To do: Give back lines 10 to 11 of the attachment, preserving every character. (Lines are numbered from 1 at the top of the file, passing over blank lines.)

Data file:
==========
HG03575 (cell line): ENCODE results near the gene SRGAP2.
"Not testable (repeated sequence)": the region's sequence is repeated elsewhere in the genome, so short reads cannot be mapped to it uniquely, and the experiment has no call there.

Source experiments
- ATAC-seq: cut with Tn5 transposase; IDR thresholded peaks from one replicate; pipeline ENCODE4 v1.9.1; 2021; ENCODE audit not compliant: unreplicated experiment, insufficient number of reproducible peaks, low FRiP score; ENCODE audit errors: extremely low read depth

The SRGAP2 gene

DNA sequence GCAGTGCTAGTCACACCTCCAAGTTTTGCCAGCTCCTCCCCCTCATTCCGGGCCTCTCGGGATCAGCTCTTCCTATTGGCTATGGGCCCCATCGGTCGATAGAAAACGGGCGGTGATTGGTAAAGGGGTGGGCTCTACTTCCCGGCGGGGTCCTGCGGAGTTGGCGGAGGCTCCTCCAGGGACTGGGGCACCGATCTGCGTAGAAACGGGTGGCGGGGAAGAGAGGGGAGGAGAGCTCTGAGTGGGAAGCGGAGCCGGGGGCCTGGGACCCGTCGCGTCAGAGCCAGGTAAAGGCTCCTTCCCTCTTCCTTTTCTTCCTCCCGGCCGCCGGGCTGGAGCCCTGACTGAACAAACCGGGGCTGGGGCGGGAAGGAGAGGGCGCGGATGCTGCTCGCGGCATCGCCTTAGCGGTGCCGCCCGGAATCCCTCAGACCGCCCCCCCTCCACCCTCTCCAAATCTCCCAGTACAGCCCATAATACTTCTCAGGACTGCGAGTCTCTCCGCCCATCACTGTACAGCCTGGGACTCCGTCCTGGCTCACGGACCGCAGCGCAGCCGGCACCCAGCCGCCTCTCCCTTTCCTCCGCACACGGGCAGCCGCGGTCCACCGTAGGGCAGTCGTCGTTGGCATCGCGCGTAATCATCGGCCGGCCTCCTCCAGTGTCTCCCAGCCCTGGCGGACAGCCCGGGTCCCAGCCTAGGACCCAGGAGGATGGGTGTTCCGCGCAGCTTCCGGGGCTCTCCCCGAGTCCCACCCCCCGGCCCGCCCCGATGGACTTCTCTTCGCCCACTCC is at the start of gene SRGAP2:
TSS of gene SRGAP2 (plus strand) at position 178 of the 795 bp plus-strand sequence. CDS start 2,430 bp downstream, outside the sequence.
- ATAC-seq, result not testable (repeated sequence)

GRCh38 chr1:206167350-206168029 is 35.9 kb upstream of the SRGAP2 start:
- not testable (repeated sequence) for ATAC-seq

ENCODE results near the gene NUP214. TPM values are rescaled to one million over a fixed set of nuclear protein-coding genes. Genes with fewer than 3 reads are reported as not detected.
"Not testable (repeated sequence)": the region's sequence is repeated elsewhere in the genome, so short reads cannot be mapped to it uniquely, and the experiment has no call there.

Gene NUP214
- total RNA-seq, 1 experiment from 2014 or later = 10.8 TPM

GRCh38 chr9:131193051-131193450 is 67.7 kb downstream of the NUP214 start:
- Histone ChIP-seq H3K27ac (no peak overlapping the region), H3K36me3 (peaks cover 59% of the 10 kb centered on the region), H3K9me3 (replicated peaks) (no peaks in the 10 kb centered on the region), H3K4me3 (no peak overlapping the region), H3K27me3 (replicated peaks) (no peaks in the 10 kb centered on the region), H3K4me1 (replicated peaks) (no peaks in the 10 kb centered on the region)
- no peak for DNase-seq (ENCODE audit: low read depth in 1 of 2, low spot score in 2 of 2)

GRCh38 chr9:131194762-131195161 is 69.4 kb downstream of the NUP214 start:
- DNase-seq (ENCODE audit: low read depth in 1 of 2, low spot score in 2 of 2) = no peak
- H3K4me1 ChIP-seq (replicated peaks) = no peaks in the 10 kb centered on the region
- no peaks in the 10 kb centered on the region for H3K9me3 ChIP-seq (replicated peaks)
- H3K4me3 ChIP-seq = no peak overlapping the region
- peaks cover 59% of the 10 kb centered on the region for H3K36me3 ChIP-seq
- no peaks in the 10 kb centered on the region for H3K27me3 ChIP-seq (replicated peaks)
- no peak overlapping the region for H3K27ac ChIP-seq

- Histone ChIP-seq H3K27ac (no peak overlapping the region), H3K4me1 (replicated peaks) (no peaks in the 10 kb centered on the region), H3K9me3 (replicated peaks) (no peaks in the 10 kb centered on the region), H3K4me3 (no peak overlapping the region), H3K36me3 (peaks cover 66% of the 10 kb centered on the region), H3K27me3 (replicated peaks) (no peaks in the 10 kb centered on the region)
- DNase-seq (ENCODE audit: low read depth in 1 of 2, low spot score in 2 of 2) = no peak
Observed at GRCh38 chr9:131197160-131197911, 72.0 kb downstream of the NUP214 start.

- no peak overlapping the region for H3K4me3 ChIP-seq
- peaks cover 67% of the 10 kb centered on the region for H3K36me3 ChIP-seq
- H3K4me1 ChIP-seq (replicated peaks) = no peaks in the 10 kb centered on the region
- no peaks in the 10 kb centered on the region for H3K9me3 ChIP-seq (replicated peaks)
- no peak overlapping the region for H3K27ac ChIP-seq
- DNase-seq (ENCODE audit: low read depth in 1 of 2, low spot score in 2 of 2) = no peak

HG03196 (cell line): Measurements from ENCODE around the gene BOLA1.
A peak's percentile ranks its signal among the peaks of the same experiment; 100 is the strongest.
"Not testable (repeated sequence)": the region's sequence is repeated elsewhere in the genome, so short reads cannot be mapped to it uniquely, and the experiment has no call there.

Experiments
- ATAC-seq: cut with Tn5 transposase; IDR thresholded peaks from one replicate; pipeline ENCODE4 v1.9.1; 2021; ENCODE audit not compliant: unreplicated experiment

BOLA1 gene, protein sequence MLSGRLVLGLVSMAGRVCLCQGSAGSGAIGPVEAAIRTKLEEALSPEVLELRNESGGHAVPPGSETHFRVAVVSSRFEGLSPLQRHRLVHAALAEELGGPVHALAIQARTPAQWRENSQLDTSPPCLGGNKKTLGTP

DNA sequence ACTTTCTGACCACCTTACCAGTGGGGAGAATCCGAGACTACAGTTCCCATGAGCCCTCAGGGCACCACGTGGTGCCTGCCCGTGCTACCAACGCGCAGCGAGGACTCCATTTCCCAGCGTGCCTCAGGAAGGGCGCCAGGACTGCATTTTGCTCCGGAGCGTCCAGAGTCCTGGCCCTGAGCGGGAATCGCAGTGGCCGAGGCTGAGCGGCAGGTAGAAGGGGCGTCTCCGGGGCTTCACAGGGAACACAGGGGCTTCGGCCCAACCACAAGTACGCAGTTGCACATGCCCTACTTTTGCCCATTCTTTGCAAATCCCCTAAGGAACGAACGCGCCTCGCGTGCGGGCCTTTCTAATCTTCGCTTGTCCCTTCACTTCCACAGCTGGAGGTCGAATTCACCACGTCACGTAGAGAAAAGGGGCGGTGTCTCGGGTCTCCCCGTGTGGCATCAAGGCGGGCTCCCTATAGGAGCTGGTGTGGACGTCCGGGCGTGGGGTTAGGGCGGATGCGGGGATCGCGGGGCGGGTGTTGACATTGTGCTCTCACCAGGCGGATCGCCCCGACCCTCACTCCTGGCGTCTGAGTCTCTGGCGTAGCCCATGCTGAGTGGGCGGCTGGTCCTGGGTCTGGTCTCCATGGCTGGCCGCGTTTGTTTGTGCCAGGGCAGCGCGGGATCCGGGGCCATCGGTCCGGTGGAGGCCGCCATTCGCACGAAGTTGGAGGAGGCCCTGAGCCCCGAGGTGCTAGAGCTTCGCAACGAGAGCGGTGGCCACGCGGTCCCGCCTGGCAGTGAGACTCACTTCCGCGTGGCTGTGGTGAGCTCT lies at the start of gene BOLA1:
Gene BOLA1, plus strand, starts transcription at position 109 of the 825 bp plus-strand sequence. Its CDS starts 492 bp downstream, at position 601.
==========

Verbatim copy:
- not testable (repeated sequence) for ATAC-seq

ENCODE results near the gene NUP214. TPM values are rescaled to one million over a fixed set of nuclear protein-coding genes. Genes with fewer than 3 reads are reported as not detected.